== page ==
These coasters are machine wash and dry friendly (they shrink just a little) ... and no matter what fabric you use: French inspired, modern, novelty, floral ... they look great.
Total items needed are (5) squares 5"x 5" and a piece of fusible fleece 4" x 4" or scrap batting for each coaster.
Put the fusible fleece, fleece or batting on the back square for more padding. A little spray baste will adhere it if you don't have fusible fleece. No spray baste? Just sew an "X" through the fleece/batting on the back square.
The reason for this is so your batting/fleece will latch onto the back and not move.
Iron the 5" squares into triangles and assemble as shown above. Triangles lay on top of each other and the last triangle goes beneath the first one (pic 4). You are kind of weaving the triangles all together.
If you have a design element you want to see on your coaster - do steps 1-4. I wanted the coffee cups to show on the front of my coaster - so here is how to achieve that.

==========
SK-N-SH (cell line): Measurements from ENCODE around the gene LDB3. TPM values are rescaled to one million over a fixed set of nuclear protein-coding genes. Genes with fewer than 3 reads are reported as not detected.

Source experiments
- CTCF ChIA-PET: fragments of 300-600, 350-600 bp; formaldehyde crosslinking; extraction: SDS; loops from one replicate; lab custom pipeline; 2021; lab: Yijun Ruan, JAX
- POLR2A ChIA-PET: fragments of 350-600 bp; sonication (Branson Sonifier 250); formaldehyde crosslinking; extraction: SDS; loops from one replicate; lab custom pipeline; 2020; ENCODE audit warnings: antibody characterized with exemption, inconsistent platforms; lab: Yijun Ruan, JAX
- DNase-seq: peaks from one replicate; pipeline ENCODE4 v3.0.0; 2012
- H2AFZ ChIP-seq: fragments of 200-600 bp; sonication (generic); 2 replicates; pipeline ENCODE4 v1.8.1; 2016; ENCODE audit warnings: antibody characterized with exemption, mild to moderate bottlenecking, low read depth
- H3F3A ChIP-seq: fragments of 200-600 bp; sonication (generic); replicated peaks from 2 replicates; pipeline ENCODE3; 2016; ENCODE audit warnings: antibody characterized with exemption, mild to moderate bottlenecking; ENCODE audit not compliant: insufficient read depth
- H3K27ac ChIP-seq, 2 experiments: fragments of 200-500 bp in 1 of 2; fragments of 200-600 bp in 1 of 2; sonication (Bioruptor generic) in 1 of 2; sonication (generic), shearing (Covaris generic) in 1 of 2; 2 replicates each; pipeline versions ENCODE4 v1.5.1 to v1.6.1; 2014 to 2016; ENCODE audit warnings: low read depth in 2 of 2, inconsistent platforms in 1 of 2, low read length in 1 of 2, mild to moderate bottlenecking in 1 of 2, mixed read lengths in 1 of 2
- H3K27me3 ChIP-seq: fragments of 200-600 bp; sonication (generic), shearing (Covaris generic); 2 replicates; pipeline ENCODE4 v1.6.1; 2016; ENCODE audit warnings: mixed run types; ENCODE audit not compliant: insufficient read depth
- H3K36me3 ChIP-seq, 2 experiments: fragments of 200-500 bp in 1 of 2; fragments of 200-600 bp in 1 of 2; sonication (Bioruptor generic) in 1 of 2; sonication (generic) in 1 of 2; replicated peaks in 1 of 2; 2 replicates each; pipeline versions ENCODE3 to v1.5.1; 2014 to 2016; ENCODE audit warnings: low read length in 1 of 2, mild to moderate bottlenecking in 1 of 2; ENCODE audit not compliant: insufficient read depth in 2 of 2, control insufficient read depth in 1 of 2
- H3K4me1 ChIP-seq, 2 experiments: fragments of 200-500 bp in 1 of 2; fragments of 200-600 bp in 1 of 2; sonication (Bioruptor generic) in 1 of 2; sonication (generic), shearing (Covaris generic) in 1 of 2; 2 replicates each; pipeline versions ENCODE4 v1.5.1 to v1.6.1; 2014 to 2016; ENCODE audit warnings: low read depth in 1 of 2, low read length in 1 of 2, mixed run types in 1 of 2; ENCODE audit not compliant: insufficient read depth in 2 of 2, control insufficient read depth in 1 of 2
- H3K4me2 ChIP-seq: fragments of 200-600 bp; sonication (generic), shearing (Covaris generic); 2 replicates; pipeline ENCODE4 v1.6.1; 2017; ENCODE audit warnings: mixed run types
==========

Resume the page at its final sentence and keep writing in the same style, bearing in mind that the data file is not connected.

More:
(1) slide a piece of cardstock or paper plate under your coaster pieces.
(2) put another piece of cardstock on top of that
Now flip everything over - like you are making pancakes.
(3) Lift off the cardstock and what you see is the BACK of the triangles. That's what you want. The coffee cups I want to highlight are facing down, not towards me. They will appear after sewing since you are going to turn this whole unit inside out!
(4) Nestle everything tightly and pin so the triangles don't slide around (they will!).
(5) Move the pinned unit on top of the right side of back square (the one with the batting) and pin everything together (6).
(1) Sew around the edge of the coaster using a 1/4" seam and small stitches. I usually sew off the coaster after each side but do a few reinforcing back and forth stitches at the corner area. Neatness does not count! Remove pins.
(2) Trim sides and just take a little off the corners.
(3) Dig into the center of the coaster and start to turn it inside out.
(4 - 6) Keep turning it inside out - poking the corners with a chopstick or something pointy.
Lastly - its personal choice whether to top quilt them - I say 'yes' as they tend to flop & not look finished. How to do it in one continuous line is shown (a little rustic) below.
Updated May 2018 :)